I'll listen to intelligent criticism from the right or left, but I cannot look back and wish that we had elected President Gore or Kerry.
As I type this, another blog friend sends me ammo. Ed Gillespie's Myths and Facts About the Real Bush Record. Well worth a read in full, though it targets typical left criticism, I find myself drowning in contempt from the right.
I worked pretty hard to elect Governor Bush in 2000 and harder to re-elect President Bush in 2004. There have been disappointments, but I am not regretting those efforts. Yes, he has flaws. No, he does not represent all my beliefs. He was the best electable candidate in 2000 and 2004 and I will not abandon him at the end.
The Everyday Economist has a brief, trenchant post on Madoff and Regulation. Among other virtues, it contains a Wikipedia link to Charles Ponzi, infamy incarnate. One assumes his progeny must change their name or avoid employment in the financial sector. "Herb, this is Harry Ponzi, he has a new idea for a hybrid credit-swap derivative that I think you should look at. Hello? Herb? You There?"
I digress, again. The important point is that there are laws on the books against fraud. Every time there is a high-profile case -- a Gaggle of Legislators introduce new legislation -- at great cost to the business community. Yet, the problem, more frequently, is lax enforcement of existing regs.
1.) Regulation is important and we need rules in place against such schemes. Free enterprise operates best when there are rules (whether enforced by government or private entities).
2.) Regulation is only useful if it is actually enforced. One point that I have made regarding the financial crisis is that it was not merely a failure of regulation, but also of regulators. Decisions within regulatory agencies to relax the regulatory standards renders such standards useless. Thus, even with regulation in place, we need regulators who will actually do their job. The Madoff scandal highlights the fact that the regulatory agencies have become nothing more than a joke in terms of enforcement.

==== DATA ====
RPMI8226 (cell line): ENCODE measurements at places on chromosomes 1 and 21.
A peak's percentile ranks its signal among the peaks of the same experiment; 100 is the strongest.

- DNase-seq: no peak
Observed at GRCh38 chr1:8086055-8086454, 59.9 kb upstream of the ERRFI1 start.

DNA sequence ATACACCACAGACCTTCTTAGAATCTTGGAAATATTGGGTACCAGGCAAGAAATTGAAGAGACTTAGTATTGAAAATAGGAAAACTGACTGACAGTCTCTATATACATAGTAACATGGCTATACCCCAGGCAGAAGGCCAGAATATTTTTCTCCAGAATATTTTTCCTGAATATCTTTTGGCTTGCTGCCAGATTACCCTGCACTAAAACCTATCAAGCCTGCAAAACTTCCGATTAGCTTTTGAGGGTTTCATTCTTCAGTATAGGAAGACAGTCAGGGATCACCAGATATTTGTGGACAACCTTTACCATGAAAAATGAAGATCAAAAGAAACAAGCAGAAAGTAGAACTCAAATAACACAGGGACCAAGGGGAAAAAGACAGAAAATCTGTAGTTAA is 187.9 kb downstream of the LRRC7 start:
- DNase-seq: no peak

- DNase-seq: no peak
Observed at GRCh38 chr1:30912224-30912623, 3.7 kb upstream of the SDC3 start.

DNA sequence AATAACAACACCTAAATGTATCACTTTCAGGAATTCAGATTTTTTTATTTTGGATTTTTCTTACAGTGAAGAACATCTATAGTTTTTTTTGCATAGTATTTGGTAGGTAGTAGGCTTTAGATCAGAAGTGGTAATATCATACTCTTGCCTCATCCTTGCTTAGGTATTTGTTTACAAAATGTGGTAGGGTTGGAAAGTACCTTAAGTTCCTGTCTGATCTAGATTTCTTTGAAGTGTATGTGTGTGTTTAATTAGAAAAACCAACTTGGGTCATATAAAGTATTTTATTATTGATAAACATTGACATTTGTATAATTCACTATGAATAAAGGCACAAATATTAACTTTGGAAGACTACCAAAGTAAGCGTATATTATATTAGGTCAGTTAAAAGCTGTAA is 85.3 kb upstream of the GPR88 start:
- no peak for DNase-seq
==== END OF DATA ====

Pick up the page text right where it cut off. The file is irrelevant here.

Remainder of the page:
My desire for lassiez-faire too frequently has me cheering for business at all costs. But every time a crook gets away with something, a new law is passed that saddles the next honest innovator. Thusly can little-l libertarians appreciate tough law enforcers like Rudy Giuliani and Charles Evans Hughes. Prosecutors need to follow the rules and use discretion. But more competent enforcement is the best protection against the rapid expansion of new regulation.
According to Fox News, Jesse Jackson, Jr. has been singing to the Feds for years about Blago and others. The Refugee wants to know: in politics, is better to be a crook or a squealer? When it comes to Chicago, The Refugee thinks he knows the answer. Jackson's career is done.
My central insight in my recent disagreement with Patrick is that the creativity will take place in the states. While there will be some very important fights in Washington over the next 2-4 years, in particular health care, card check, and bailouts, another equally important fight will happen in 40 or more states over that time period. In the federal fights, our answer is likely to be simply: NO.
But at the states, something else will happen.
The article refers, specifically to upcoming budget crises as states reconcile boomtime spending with busttime revenue. But, generally, it is an awesome idea.
I have often saluted Blog Brother AlexC for his attention to state and local politics. It's much better soil to till -- especially now that national issues are even further out of control. It's also a good way to build a base and elevate future leaders and issues.
Prince succinctly nails the two major parties in America. In a profile in The New Yorker, Prince is interviewed by Claire Hoffman who notes "Princeís voice was surprisingly deep, like that of a much larger man." And a much bigger thinker as well:
ďPeople with moneyómoney like thatóare not affected by the stock market, and theyíre not freaking out over anything. Theyíre just watching. So hereís how it is: youíve got the Republicans, and basically they want to live according to this.Ē He pointed to a Bible. ďBut thereís the problem of interpretation, and youíve got some churches, some people, basically doing things and saying it comes from here, but it doesnít. And then on the opposite end of the spectrum youíve got blue, youíve got the Democrats, and theyíre, like, ĎYou can do whatever you want.í Gay marriage, whatever. But neither of them is right.Ē
Stop him before he tortures this metaphor any further! Slippery slopes go down!
Hear me out. I think every ThreeSourcer will agree with the WSJ Ed Page that a bailout of the big three automakers is counter-productive.